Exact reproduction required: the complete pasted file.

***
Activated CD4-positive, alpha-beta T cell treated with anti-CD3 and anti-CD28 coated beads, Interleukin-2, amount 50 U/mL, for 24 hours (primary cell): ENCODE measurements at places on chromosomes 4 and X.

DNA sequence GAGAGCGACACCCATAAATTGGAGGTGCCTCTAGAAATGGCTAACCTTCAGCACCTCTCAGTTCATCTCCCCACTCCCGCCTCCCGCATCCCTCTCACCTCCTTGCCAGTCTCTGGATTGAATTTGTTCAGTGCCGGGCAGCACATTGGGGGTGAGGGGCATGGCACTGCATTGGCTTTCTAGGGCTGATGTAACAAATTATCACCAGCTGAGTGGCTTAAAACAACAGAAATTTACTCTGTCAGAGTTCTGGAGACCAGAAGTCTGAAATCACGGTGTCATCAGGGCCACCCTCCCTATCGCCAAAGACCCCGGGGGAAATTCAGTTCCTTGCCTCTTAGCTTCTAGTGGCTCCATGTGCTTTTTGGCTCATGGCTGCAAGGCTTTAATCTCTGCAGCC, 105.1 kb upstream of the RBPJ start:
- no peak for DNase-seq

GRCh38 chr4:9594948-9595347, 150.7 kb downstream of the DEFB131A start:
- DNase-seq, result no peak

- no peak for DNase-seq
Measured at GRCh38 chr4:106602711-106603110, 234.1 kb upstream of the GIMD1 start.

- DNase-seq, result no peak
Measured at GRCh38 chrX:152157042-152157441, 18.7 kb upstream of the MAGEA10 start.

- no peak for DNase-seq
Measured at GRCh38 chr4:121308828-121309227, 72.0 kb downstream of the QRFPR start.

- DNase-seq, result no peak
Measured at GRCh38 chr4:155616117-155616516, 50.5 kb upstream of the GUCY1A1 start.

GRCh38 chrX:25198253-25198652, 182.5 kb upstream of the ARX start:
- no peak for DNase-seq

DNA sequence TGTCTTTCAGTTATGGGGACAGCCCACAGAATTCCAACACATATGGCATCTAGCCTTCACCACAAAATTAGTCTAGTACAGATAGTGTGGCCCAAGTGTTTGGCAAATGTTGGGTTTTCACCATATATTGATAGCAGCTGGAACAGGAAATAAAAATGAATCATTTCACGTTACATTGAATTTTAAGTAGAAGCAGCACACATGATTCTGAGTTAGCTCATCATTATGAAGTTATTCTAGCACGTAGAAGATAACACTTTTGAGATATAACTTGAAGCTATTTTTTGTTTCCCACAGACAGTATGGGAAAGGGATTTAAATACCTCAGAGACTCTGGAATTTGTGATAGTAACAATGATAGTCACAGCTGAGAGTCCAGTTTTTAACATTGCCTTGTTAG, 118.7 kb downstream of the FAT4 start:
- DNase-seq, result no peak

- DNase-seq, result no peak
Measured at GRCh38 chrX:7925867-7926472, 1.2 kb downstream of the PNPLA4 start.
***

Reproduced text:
Activated CD4-positive, alpha-beta T cell treated with anti-CD3 and anti-CD28 coated beads, Interleukin-2, amount 50 U/mL, for 24 hours (primary cell): ENCODE measurements at places on chromosomes 4 and X.

DNA sequence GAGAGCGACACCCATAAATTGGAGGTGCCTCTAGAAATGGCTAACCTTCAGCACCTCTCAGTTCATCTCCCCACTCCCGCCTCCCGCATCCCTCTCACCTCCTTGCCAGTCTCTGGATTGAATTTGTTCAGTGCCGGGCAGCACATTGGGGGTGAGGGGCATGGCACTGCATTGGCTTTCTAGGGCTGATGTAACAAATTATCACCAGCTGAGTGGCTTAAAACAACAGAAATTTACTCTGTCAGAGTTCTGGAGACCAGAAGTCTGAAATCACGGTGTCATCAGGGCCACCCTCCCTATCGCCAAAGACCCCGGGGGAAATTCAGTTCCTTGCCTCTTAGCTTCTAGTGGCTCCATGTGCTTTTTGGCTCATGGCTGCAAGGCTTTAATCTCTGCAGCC, 105.1 kb upstream of the RBPJ start:
- no peak for DNase-seq

GRCh38 chr4:9594948-9595347, 150.7 kb downstream of the DEFB131A start:
- DNase-seq, result no peak

- no peak for DNase-seq
Measured at GRCh38 chr4:106602711-106603110, 234.1 kb upstream of the GIMD1 start.

- DNase-seq, result no peak
Measured at GRCh38 chrX:152157042-152157441, 18.7 kb upstream of the MAGEA10 start.

- no peak for DNase-seq
Measured at GRCh38 chr4:121308828-121309227, 72.0 kb downstream of the QRFPR start.

- DNase-seq, result no peak
Measured at GRCh38 chr4:155616117-155616516, 50.5 kb upstream of the GUCY1A1 start.

GRCh38 chrX:25198253-25198652, 182.5 kb upstream of the ARX start:
- no peak for DNase-seq

DNA sequence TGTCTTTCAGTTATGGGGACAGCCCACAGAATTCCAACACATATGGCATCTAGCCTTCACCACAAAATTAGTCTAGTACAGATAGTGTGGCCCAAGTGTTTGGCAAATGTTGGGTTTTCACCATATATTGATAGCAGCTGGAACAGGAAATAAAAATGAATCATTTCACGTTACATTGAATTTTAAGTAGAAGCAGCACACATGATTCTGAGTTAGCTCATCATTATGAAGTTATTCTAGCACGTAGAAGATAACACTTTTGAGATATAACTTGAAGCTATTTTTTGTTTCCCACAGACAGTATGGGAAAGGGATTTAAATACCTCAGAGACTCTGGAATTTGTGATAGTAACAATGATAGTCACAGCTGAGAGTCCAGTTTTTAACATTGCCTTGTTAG, 118.7 kb downstream of the FAT4 start:
- DNase-seq, result no peak

- DNase-seq, result no peak
Measured at GRCh38 chrX:7925867-7926472, 1.2 kb downstream of the PNPLA4 start.